Philae temples become landmark of Egypt's Aswan in 'greatest archaeological rescue campaign'

Source:Xinhua 09-07-21 08:59 Updated BJT
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The Philae temples, a must-see destination for tourists to upper Egypt, were relocated from the Philae Island to the higher Agilkia Island in "the greatest archaeological rescue campaign of all time" that lasted from 1972 to 1980.

by Mahmoud Fouly

ASWAN, Egypt, July 8 (Xinhua) -- On a brief boat voyage in the Nile River in Upper Egypt's tourist city of Aswan, an island called Agilkia appears in the distance, where fortress-like walls surrounding ancient large pylons and columns of a number of temples form the magnificent Philae temple complex.

What's more astonishing than the breathtaking view is the fact that the Philae temples did not belong to where they are now. They were submerged by floodwater and later salvaged and relocated from Philae Island to the higher Agilkia Island, 500 meters away, in what the UNESCO describes as "the greatest archaeological rescue campaign of all time."

The UNESCO's international campaign to save the monuments of Nubia ran from 1960 to 1980 and included Egypt's temple complexes of Abu Simbel and Philae, both in Aswan, and others in neighboring Sudan.

The temples were submerged because of the construction of Aswan Low Dam in early 1900s and the later construction of Aswan High Dam in the 1960s.

Abdel-Moneim Saeed, director general of Aswan and Nubia antiquities, said the process of dismantling, relocating and reassembling the Philae temple complex took at least eight years, from 1972 to 1980, before it was reopened to visitors in March 1981.

"It took more than five years to store the dismantled pieces and review the inscriptions and drawings on them at el-Shallal area in Aswan, three km from Philae Island, and then they started to move the pieces to the new site, Agilkia Island," Saeed told Xinhua.

"If building these temples was a miracle in ancient times, I consider as an archeologist that relocating them in that manner and with that technology was also a miracle," he noted.

The Philae temple complex consists of several temples demonstrating historical diversity, for it includes monuments dating back to Pharaonic, Greco-Roman, Coptic and Arabian eras, which is why architecture and art are diversified and mixed inside the temple complex.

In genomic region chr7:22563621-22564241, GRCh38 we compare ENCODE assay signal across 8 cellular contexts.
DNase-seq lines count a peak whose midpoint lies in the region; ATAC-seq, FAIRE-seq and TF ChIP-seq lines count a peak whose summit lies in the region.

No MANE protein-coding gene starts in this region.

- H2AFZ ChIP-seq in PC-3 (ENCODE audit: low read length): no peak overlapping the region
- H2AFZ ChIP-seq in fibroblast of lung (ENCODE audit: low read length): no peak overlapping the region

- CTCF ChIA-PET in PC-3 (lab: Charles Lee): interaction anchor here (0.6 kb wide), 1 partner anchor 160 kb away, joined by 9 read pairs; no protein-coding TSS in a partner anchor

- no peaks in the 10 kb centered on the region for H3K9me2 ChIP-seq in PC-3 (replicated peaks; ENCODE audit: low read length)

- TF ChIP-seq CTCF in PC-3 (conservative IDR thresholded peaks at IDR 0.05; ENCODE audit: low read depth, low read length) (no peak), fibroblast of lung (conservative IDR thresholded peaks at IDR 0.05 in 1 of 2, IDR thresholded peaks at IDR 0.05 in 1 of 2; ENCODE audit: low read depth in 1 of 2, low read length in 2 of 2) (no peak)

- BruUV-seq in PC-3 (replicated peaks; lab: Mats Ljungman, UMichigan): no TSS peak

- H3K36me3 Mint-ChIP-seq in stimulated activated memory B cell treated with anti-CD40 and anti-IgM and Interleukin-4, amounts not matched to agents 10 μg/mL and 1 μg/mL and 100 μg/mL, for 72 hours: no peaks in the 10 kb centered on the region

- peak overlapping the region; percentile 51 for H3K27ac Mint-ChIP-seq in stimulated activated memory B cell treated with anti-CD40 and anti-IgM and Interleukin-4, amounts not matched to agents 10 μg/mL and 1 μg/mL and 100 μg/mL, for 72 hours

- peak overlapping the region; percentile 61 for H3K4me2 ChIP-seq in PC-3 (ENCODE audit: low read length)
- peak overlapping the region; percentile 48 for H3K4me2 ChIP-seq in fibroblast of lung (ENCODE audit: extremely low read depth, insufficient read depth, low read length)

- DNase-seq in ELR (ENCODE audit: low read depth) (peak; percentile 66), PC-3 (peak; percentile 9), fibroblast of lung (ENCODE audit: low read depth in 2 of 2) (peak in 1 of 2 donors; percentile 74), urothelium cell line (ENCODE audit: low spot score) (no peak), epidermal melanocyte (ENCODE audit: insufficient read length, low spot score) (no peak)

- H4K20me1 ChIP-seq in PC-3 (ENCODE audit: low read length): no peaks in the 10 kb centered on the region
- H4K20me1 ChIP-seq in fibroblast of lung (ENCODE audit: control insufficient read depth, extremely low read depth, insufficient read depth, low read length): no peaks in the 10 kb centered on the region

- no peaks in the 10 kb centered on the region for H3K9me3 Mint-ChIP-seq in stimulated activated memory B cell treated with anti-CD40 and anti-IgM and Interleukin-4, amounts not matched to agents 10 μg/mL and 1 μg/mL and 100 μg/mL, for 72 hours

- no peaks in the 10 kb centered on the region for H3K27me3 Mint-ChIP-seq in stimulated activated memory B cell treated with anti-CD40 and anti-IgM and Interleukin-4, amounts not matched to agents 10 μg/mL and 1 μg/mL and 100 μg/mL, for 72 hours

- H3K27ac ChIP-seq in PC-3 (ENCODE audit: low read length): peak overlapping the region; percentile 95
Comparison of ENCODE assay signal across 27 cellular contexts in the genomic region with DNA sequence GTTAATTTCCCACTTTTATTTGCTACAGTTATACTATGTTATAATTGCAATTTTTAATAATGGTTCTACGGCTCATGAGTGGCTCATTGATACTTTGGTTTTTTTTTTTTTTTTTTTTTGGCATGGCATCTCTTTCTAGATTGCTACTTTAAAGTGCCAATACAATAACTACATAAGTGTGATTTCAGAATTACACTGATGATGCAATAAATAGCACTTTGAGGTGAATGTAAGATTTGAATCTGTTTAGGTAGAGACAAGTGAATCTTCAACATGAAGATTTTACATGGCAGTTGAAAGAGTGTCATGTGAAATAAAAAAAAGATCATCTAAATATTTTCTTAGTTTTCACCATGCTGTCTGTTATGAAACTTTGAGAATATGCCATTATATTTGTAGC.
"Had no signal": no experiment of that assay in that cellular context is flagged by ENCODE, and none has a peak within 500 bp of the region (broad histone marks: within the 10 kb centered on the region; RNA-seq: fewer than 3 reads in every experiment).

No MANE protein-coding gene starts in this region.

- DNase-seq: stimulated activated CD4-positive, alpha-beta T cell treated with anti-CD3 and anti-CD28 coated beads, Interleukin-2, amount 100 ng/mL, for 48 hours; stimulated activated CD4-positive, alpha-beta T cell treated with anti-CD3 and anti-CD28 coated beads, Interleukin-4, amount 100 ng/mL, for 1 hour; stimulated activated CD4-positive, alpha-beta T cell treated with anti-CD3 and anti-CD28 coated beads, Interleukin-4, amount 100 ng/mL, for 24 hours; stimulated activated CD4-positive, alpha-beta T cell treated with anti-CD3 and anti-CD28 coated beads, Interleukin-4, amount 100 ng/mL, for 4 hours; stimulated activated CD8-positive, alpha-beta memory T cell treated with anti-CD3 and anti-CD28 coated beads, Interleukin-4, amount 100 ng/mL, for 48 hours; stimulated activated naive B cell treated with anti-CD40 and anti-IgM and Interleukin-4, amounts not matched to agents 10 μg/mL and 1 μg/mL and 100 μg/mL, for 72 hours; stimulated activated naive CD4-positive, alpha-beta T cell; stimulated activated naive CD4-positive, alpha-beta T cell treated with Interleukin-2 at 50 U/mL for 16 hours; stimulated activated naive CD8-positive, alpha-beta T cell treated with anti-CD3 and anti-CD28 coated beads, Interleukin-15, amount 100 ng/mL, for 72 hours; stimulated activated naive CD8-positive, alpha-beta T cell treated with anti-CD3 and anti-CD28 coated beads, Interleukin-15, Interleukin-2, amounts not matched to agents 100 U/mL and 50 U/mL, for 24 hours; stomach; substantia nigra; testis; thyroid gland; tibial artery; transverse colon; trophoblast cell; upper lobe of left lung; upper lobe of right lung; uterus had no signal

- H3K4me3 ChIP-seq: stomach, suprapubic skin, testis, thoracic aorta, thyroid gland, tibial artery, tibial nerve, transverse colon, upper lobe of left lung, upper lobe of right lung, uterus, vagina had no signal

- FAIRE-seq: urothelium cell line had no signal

It includes the temples of Isis, Horus, Imhotep, Arsenophis, Mandoulis, Nakhtenbo, in addition to the eastern and western columns of the main courtyard, the inner eight-column vestibule, the Birth House (Mammisi), the Nilometer and Hadrian's Gate.

"Relocating the temples of Abu Simbel and Philae via the UNESCO was a very important project for it showed the whole world that the antiquities of Egypt's civilization don't concern Egypt alone but the entire world," said Egypt's top archeologist Zahi Hawass.

"It was one of the most important projects of the UNESCO. Actually, the name of the UNESCO became very renowned for its preservation of the temples of Abu Simbel and Philae," Hawass told Xinhua.

Mostafa Waziri, secretary-general of the Supreme Council of Antiquities (SCA), described the UNESCO international rescue project that involved many donor states as "evidence of the pricelessness of the Egyptian heritage and antiquities."

Being one of the main tourist destinations in Aswan, Philae temple complex is the number one choice for local and foreign tourists visiting the Nubian-oriented city.

"It's the first time in my life to see something so beautiful. It's so huge and magnificent and the details and inscriptions on the walls are indescribable," Lebanese tourist Piotr Nehme said inside the complex, adding he wouldn't have believed those temples were relocated if he hadn't been told.

Alice Kanterian, a woman from Germany, said she thinks Philae temple complex "is probably the most beautiful one in Egypt" after a visit to main temples in Luxor and Aswan.

"I like it (Philae) because it is so well preserved and the ceilings are so high. It gives you a feeling of how the people were living in ancient times," the German tourist told Xinhua at one of Philae temples.

Editor: zhangrui
09-07-21 08:59 BJT
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